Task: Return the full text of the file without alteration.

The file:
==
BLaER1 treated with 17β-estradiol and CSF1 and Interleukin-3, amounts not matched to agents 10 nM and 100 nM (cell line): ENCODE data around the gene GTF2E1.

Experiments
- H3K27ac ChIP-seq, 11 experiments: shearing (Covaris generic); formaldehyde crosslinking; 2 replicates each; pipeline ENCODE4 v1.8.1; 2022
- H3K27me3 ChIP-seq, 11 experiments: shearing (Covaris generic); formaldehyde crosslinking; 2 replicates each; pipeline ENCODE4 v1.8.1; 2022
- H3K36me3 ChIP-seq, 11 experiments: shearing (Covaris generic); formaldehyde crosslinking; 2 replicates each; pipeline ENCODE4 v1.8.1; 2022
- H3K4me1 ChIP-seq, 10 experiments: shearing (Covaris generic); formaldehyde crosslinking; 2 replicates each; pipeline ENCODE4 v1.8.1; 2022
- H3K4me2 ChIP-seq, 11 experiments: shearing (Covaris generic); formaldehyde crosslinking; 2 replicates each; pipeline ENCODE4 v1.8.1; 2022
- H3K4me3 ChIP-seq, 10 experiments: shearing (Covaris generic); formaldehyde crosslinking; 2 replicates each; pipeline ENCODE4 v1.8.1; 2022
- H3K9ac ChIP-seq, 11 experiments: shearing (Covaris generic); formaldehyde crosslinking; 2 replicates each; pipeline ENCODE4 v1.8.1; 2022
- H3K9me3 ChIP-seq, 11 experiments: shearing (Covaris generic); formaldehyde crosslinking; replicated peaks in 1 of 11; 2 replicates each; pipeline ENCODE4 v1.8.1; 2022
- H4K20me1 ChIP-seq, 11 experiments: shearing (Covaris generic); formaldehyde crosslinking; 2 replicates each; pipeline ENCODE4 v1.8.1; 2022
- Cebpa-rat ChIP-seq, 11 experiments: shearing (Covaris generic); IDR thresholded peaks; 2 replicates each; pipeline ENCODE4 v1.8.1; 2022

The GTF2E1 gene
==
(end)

BLaER1 treated with 17β-estradiol and CSF1 and Interleukin-3, amounts not matched to agents 10 nM and 100 nM (cell line): ENCODE data around the gene GTF2E1.

Experiments
- H3K27ac ChIP-seq, 11 experiments: shearing (Covaris generic); formaldehyde crosslinking; 2 replicates each; pipeline ENCODE4 v1.8.1; 2022
- H3K27me3 ChIP-seq, 11 experiments: shearing (Covaris generic); formaldehyde crosslinking; 2 replicates each; pipeline ENCODE4 v1.8.1; 2022
- H3K36me3 ChIP-seq, 11 experiments: shearing (Covaris generic); formaldehyde crosslinking; 2 replicates each; pipeline ENCODE4 v1.8.1; 2022
- H3K4me1 ChIP-seq, 10 experiments: shearing (Covaris generic); formaldehyde crosslinking; 2 replicates each; pipeline ENCODE4 v1.8.1; 2022
- H3K4me2 ChIP-seq, 11 experiments: shearing (Covaris generic); formaldehyde crosslinking; 2 replicates each; pipeline ENCODE4 v1.8.1; 2022
- H3K4me3 ChIP-seq, 10 experiments: shearing (Covaris generic); formaldehyde crosslinking; 2 replicates each; pipeline ENCODE4 v1.8.1; 2022
- H3K9ac ChIP-seq, 11 experiments: shearing (Covaris generic); formaldehyde crosslinking; 2 replicates each; pipeline ENCODE4 v1.8.1; 2022
- H3K9me3 ChIP-seq, 11 experiments: shearing (Covaris generic); formaldehyde crosslinking; replicated peaks in 1 of 11; 2 replicates each; pipeline ENCODE4 v1.8.1; 2022
- H4K20me1 ChIP-seq, 11 experiments: shearing (Covaris generic); formaldehyde crosslinking; 2 replicates each; pipeline ENCODE4 v1.8.1; 2022
- Cebpa-rat ChIP-seq, 11 experiments: shearing (Covaris generic); IDR thresholded peaks; 2 replicates each; pipeline ENCODE4 v1.8.1; 2022

The GTF2E1 gene